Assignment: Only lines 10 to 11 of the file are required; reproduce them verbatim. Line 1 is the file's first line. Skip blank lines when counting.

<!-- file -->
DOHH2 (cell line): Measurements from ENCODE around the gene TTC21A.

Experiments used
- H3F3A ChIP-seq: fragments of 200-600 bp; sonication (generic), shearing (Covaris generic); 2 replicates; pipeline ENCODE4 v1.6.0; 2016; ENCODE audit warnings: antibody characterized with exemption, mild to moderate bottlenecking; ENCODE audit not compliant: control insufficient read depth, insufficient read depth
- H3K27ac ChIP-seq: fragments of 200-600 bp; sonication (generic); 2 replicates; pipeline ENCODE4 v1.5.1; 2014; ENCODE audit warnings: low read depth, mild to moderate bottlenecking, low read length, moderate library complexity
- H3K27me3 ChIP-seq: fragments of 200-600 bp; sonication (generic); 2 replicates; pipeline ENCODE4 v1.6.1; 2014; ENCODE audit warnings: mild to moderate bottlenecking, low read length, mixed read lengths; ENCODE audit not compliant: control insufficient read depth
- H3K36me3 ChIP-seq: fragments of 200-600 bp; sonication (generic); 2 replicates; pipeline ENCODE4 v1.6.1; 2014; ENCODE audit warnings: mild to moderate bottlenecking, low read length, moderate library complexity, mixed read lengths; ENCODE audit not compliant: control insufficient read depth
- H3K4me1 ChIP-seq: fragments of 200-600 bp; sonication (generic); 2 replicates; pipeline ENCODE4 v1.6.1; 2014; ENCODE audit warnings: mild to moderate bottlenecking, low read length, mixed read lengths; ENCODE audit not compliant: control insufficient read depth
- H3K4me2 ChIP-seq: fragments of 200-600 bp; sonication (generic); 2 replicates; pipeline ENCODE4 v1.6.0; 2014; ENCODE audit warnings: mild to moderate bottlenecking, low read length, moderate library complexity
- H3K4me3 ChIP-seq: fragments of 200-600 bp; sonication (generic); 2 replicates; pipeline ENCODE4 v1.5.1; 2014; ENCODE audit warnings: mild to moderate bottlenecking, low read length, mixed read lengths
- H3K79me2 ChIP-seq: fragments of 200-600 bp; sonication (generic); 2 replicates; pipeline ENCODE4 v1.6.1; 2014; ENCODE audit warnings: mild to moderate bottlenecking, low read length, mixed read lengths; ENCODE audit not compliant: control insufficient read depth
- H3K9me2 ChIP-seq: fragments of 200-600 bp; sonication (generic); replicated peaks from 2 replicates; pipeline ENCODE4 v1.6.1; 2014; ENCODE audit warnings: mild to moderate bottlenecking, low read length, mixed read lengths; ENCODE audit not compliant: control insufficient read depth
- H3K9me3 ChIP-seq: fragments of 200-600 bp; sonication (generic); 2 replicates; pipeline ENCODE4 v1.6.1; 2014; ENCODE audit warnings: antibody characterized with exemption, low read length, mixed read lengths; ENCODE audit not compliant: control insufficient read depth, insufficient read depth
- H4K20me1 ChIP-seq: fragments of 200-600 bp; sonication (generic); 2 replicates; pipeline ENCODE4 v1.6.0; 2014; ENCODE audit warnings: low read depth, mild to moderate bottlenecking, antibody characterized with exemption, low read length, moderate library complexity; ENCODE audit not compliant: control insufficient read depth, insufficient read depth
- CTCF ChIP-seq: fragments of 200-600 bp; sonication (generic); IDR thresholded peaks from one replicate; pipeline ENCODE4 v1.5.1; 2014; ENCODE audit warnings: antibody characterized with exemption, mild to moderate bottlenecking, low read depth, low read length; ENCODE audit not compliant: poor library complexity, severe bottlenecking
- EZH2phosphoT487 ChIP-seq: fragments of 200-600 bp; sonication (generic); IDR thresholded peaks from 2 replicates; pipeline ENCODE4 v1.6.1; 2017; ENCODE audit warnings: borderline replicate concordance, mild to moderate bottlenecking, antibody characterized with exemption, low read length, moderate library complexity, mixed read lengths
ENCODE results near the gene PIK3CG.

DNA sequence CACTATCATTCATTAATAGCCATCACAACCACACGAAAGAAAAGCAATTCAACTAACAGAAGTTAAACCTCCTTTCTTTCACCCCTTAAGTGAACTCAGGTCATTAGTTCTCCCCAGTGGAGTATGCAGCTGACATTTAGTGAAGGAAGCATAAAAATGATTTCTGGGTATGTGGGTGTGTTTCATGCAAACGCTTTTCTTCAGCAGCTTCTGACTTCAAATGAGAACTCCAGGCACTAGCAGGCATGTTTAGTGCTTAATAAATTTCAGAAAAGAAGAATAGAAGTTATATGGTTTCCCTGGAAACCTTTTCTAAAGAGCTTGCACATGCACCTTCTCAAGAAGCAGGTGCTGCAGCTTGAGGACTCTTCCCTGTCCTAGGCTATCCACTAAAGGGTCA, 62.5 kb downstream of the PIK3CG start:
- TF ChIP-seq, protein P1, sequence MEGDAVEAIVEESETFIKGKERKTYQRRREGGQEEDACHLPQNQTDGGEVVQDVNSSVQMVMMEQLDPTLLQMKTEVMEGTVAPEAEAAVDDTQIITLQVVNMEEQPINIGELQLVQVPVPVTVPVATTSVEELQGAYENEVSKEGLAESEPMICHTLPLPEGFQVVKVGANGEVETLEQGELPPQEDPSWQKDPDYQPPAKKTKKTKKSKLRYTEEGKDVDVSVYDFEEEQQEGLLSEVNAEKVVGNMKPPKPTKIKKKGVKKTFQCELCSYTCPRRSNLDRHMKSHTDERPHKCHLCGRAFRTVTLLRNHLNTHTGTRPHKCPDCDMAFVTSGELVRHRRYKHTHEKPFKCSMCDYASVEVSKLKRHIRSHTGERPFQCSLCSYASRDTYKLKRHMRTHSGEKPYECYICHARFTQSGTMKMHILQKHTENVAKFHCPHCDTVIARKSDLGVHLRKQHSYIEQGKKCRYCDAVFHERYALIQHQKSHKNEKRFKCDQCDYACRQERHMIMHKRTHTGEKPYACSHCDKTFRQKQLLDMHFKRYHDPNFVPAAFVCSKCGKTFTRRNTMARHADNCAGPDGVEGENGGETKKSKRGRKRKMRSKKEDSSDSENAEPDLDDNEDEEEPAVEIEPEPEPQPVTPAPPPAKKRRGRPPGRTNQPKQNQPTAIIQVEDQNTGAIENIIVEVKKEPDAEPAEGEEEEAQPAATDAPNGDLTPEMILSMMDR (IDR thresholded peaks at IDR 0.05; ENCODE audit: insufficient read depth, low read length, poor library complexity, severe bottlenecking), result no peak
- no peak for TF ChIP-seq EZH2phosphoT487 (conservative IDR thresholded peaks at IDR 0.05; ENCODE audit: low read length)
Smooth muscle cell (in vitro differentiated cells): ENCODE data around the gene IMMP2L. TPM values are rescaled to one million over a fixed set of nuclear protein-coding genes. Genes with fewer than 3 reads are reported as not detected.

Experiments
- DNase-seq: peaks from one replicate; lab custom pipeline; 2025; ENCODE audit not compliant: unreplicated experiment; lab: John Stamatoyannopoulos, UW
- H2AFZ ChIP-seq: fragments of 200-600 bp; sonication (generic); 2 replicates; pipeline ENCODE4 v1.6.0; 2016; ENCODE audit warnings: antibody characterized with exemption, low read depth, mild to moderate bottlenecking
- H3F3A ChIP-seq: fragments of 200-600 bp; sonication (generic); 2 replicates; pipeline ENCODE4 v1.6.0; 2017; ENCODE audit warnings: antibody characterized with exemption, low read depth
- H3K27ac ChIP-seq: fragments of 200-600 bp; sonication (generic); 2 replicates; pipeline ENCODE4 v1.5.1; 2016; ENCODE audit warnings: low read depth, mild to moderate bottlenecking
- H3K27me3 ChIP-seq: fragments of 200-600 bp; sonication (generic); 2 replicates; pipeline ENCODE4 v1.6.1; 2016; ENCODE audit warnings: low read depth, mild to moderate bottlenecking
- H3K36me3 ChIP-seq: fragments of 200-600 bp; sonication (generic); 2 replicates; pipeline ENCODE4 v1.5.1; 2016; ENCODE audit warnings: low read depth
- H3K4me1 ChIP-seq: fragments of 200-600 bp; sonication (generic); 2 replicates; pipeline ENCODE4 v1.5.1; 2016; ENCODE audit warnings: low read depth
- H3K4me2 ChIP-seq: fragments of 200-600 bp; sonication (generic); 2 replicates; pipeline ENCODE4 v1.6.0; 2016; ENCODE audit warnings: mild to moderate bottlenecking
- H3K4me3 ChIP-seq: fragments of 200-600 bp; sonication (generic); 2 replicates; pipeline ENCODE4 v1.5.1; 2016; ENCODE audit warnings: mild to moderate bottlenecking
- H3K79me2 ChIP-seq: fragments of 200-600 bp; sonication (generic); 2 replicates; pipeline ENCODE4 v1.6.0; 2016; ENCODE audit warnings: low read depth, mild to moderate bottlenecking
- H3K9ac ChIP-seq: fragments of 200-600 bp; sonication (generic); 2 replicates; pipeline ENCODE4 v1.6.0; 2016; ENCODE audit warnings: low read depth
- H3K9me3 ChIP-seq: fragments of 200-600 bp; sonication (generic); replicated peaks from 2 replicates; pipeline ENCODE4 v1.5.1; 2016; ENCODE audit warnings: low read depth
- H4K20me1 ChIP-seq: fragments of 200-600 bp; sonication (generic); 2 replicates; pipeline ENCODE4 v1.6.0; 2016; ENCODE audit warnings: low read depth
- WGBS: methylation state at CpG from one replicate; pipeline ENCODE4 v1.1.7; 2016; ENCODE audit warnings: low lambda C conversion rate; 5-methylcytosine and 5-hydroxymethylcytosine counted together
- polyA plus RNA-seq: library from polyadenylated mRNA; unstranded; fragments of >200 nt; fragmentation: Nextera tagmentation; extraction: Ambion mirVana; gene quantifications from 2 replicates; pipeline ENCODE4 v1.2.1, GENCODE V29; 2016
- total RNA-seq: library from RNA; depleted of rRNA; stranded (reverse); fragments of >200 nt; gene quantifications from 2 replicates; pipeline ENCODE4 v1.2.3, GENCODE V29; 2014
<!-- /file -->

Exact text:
- H3K79me2 ChIP-seq: fragments of 200-600 bp; sonication (generic); 2 replicates; pipeline ENCODE4 v1.6.1; 2014; ENCODE audit warnings: mild to moderate bottlenecking, low read length, mixed read lengths; ENCODE audit not compliant: control insufficient read depth
- H3K9me2 ChIP-seq: fragments of 200-600 bp; sonication (generic); replicated peaks from 2 replicates; pipeline ENCODE4 v1.6.1; 2014; ENCODE audit warnings: mild to moderate bottlenecking, low read length, mixed read lengths; ENCODE audit not compliant: control insufficient read depth